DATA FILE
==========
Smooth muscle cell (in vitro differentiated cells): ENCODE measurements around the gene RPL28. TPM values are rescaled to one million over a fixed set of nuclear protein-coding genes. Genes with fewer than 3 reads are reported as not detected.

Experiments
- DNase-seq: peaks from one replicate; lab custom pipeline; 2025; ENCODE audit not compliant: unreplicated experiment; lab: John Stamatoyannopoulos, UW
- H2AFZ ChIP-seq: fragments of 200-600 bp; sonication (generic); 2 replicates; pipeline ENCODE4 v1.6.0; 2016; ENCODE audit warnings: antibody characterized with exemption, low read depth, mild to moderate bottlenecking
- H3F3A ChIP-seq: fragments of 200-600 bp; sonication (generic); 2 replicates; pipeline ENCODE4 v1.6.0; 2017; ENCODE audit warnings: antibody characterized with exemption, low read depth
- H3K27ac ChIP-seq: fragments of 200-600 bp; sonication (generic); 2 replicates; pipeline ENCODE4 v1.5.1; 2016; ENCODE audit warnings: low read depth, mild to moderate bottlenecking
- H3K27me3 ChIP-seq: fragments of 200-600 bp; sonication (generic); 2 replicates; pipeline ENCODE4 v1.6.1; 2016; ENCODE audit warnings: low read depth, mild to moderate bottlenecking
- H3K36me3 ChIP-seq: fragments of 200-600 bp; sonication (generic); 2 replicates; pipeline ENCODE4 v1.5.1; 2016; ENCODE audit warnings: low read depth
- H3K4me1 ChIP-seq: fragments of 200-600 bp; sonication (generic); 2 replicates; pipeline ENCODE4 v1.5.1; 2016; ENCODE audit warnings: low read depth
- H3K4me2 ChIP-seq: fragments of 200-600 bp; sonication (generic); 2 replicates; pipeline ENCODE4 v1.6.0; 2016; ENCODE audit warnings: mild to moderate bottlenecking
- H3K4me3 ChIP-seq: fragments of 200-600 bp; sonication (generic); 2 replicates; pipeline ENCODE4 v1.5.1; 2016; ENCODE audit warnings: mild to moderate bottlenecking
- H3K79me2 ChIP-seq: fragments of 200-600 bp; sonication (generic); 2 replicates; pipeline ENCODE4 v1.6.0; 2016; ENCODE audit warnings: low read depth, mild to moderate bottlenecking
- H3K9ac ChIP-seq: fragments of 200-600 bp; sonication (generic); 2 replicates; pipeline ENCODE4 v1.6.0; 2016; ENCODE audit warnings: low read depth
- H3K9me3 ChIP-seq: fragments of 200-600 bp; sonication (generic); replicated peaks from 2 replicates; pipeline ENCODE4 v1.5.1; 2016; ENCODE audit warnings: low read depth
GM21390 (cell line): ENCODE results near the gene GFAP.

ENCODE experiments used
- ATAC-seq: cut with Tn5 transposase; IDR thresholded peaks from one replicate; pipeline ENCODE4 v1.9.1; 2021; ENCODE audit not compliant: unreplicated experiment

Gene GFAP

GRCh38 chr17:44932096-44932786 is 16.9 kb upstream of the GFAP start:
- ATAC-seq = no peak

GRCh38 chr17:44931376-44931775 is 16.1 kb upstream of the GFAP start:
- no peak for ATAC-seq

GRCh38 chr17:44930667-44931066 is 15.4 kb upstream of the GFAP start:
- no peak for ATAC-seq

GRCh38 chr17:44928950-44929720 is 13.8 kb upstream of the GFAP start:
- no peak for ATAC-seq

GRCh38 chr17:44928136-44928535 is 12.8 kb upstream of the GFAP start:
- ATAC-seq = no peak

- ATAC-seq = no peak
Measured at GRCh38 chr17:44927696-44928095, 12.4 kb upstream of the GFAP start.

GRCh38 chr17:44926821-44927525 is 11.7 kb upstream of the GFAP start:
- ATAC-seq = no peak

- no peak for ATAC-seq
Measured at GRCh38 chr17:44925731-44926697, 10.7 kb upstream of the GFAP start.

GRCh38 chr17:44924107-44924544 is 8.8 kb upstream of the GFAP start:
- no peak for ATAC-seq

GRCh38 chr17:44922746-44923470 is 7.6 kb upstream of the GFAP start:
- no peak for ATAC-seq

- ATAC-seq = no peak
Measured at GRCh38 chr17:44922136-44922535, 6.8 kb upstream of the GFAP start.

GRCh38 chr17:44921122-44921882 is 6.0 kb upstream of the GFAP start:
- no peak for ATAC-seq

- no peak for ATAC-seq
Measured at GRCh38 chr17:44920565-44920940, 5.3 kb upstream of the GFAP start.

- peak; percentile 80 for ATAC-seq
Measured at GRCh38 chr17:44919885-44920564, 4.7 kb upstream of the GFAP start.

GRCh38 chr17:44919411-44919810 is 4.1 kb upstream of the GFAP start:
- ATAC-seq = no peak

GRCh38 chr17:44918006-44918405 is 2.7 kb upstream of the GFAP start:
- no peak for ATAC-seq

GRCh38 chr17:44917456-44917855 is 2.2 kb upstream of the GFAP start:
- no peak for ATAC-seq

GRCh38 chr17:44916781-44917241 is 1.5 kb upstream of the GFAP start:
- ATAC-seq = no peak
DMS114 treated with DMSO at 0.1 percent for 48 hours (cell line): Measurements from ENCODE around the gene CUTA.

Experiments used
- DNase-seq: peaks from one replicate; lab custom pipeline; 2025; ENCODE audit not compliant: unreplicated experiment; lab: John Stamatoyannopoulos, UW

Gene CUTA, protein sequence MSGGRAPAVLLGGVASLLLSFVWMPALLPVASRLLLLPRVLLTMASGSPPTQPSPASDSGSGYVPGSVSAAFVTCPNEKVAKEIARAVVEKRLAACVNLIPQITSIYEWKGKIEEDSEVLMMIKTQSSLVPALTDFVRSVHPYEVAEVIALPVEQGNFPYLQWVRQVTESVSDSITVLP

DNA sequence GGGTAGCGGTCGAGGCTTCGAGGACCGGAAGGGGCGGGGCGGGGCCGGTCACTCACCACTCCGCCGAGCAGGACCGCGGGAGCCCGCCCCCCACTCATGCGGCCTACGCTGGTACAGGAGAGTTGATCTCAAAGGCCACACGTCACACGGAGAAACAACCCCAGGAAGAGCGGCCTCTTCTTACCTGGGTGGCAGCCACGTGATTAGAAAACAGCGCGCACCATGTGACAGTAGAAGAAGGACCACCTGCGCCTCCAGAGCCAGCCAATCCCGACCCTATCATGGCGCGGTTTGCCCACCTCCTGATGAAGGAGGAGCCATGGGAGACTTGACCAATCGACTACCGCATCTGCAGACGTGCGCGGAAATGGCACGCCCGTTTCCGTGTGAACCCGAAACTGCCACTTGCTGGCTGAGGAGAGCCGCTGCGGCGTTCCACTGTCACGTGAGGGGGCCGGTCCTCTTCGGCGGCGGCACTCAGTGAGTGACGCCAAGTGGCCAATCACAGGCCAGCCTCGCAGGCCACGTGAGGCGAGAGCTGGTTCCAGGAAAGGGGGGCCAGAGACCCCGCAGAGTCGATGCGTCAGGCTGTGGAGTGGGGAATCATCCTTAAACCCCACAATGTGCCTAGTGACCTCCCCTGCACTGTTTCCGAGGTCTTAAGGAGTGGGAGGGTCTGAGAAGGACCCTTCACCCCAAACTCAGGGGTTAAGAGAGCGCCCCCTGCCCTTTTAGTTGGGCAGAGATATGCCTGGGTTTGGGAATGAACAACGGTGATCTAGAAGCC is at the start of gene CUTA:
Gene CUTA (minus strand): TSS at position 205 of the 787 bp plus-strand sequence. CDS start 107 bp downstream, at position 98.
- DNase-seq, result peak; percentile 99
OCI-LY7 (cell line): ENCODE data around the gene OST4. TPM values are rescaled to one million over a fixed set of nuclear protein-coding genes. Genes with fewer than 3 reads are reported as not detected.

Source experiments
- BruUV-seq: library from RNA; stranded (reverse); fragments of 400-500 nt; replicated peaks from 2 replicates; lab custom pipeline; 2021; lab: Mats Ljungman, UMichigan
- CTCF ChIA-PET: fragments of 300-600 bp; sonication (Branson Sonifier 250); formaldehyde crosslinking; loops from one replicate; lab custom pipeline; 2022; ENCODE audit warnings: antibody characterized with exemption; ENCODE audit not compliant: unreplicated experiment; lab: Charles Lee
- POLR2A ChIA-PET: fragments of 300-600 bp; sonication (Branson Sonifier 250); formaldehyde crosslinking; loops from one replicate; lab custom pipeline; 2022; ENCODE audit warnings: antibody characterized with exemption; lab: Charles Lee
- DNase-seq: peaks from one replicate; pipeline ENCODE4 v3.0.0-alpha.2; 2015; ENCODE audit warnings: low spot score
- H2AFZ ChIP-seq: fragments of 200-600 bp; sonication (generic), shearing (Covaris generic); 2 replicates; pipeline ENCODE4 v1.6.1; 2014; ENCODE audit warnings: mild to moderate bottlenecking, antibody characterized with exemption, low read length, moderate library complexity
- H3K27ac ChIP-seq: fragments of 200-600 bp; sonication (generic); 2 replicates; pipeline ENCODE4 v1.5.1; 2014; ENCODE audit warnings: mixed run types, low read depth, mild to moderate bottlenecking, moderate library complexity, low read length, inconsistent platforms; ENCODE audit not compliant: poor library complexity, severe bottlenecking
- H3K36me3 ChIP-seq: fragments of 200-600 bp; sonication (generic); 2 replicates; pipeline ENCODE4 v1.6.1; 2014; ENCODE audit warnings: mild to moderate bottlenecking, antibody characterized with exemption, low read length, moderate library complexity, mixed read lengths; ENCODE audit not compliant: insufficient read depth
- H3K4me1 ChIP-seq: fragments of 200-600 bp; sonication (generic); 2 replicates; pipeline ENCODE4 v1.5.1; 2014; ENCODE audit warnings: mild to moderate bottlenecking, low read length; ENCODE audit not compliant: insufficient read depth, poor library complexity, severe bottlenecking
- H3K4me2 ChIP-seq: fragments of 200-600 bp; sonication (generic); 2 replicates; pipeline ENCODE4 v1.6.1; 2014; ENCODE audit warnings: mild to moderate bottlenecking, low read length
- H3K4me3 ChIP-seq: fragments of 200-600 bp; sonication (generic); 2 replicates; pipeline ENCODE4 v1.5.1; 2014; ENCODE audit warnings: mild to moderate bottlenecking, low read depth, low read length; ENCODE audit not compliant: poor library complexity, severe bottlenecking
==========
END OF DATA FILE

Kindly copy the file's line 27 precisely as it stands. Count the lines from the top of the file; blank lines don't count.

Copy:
GRCh38 chr17:44928136-44928535 is 12.8 kb upstream of the GFAP start: